The 11p15 region is organised into two independent imprinted domains controlled by imprinting control regions, which carry opposite germline imprints. Dysregulation of 11p15 genomic imprinting results in two human fetal growth disorders (Silver-Russell syndrome (SRS, MIM 180860) and Beckwith-Wiedemann syndrome (BWS, MIM 130650)) with opposite growth phenotypes. The mouse orthologous region on distal chromosome 7 (dist7) is well conserved in its organisation and its regulation. Targeted mutagenesis in mice has provided highly valuable clues in terms of the mechanisms involved in the regulation of genomic imprinting of the 11p15/dist7 imprinted region. On the other hand, the recent identification of unexpected genetic defects in BWS and SRS patients also brought new insights into the mechanisms of 11p15 imprinting regulation. However, some mouse models and human genetic defects show contradictions in term of growth phenotypes and parental transmission. In this review, we extensively analyse those various mouse and human models and more particularly models with mutations affecting the two imprinting centres, in order to improve our understanding of regulation of 11p15/dist7 genomic imprinting. arabic 21 English 117
Mansur Ennuri Moftah Shmela, C. F. Gicquel(1-2013)
Publisher's website


Beckwith–Wiedemann syndrome caused by maternally inherited mutation of an OCT-binding motif in the IGF2/H19-imprinting control region, ICR1.

The imprinted expression of the IGF2 and H19 genes is controlled by the imprinting control region 1 (ICR1) located at chromosome 11p15.5. DNA methylation defects involving ICR1 result in two growth disorders with opposite phenotypes: an overgrowth disorder, the Beckwith-Wiedemann syndrome (maternal ICR1 hypermethylation in 10% of BWS cases) and a growth retardation disorder, the Silver-Russell syndrome (paternal ICR1 loss of methylation in 60% of SRS cases). In familial BWS, hypermethylation of ICR1 has been found in association with microdeletion of repetitive DNA motifs within ICR1 that bind the zinc finger protein CTCF; but more recently, ICR1 point mutations were described in BWS pedigrees. We present a case report of two brothers with BWS and prolonged post-pubertal growth resulting in very large stature. A maternally inherited point mutation was identified in ICR1 in both brothers, which altered binding of OCT transcription factors. The same mutation was present on the paternally inherited allele of their unaffected mother. This is a second report of a point mutation causing ICR1 hypermethylation by altering an OCT-binding motif. The atypical growth phenotype of the brothers may be connected to the unusual underlying cause of their BWS. arabic 24 English 118
Rebecca L Poole, Donald J Leith, Louise E Docherty, Mansur Ennuri Moftah Shmela, Christine Gicquel,, Miranda Splitt, I Karen Temple, Deborah J G Mackay(2-2012)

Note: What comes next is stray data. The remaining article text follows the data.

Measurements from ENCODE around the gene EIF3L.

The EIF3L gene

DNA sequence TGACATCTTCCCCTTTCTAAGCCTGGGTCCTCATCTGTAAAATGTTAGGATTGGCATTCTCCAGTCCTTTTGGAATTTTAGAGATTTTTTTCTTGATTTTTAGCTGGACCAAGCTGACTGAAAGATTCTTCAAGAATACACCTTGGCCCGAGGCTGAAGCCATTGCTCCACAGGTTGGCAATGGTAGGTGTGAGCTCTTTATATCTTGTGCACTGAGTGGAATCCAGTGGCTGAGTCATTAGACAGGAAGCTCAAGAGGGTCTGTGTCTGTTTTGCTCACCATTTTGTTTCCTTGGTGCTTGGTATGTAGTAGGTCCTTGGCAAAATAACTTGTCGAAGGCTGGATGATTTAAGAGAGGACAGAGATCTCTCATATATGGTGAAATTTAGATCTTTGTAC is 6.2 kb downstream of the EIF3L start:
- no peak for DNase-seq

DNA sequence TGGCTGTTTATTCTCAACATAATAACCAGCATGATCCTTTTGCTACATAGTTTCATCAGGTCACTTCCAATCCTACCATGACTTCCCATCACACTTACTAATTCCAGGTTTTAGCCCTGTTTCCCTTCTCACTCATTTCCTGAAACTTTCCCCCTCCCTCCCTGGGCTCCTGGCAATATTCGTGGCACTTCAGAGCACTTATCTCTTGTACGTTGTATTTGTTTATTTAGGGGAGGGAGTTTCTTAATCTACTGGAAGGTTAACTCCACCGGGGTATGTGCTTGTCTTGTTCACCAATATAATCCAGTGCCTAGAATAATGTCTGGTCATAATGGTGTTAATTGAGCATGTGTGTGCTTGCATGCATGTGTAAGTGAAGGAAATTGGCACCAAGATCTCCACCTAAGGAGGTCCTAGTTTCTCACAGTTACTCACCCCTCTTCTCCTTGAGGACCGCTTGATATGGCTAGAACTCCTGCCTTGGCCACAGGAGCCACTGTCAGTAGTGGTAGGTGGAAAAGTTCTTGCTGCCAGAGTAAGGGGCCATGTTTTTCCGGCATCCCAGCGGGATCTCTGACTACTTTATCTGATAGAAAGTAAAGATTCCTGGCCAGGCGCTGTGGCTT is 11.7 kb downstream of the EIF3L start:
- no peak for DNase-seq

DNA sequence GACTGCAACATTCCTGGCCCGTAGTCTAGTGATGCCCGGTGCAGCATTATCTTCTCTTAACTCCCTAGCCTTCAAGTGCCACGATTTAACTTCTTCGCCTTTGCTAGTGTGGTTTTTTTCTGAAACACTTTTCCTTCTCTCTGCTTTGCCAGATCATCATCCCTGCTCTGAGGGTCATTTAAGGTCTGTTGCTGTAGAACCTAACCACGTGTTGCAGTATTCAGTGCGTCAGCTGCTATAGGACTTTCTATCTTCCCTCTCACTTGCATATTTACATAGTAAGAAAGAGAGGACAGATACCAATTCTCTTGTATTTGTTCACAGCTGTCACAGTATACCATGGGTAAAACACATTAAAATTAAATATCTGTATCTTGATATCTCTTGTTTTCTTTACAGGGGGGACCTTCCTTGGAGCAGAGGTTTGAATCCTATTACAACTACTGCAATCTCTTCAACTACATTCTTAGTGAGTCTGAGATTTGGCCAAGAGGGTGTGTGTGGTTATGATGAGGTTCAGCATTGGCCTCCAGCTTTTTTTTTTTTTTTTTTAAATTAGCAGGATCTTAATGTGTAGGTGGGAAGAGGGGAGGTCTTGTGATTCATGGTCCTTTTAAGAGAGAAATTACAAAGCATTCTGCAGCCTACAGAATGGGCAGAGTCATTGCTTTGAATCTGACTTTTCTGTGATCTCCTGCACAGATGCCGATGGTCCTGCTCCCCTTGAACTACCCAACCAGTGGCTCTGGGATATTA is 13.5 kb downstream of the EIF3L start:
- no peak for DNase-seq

Publisher's website


Système IGF et croissance fœtale.

La croissance fœtale est un processus complexe dépendant de facteurs génétiques, environnementaux, nutritionnels et hormonaux d’origine maternelle, placentaire et fœtale. Le système IGF est l’un des systèmes hormonaux les plus importants pour la régulation de la croissance fœtale et placentaire [1]. Le gène IGF-II est régulé par le phénomène d’empreinte parentale et est exprimé seulement à partir de l’allèle paternel dans la majorité des tissus pendant la vie fœtale. Les gènes soumis à empreinte parentale sont régulés de manière spécifique et sont particulièrement vulnérables aux signaux environnementaux et nutritionnels. La dérégulation d’un groupe de gènes de la région 11p15 soumise à empreinte parentale, incluant le gène IGF-II, est responsable de deux pathologies de croissance fœtale (les syndromes de Silver-Russell, OMIM 180860 et de Wiedemann-Beckwith, OMIM 130650) qui ont une présentation phénotypique opposée. Ces deux syndromes représentent d’excellents modèles de pathologies humaines pour l’étude de la régulation de l’empreinte parentale. arabic 9 English 26
- Demars, J , S. Rossignol, Mansur Ennuri Moftah Shmela, I. Netchine, S. Azzi, A. El-Osta, Y. Le Bouc, C. Gicquel(1-2012)
Publisher's website


New insights into the pathogenesis of Beckwith-Wiedemann and Silver-Russell syndromes: contribution of small copy number variations to 11p15 imprinting defects

The imprinted 11p15 region is organized in two domains, each of them under the control of its own imprinting control region (ICR1 for the IGF2/H19 domain and ICR2 for the KCNQ1OT1/CDKN1C domain). Disruption of 11p15 imprinting results in two fetal growth disorders with opposite phenotypes: the Beckwith-Wiedemann (BWS) and the Silver-Russell (SRS) syndromes. Various 11p15 genetic and epigenetic defects have been demonstrated in BWS and SRS. Among them, isolated DNA methylation defects account for approximately 60% of patients. To investigate whether cryptic copy number variations (CNVs) involving only part of one of the two imprinted domains account for 11p15 isolated DNA methylation defects, we designed a single nucleotide polymorphism array covering the whole 11p15 imprinted region and genotyped 185 SRS or BWS cases with loss or gain of DNA methylation at either ICR1 or ICR2. We describe herein novel small gain and loss CNVs in six BWS or SRS patients, including maternally inherited cis-duplications involving only part of one of the two imprinted domains. We also show that ICR2 deletions do not account for BWS with ICR2 loss of methylation and that uniparental isodisomy involving only one of the two imprinted domains is not a mechanism for SRS or BWS. arabic 22 English 137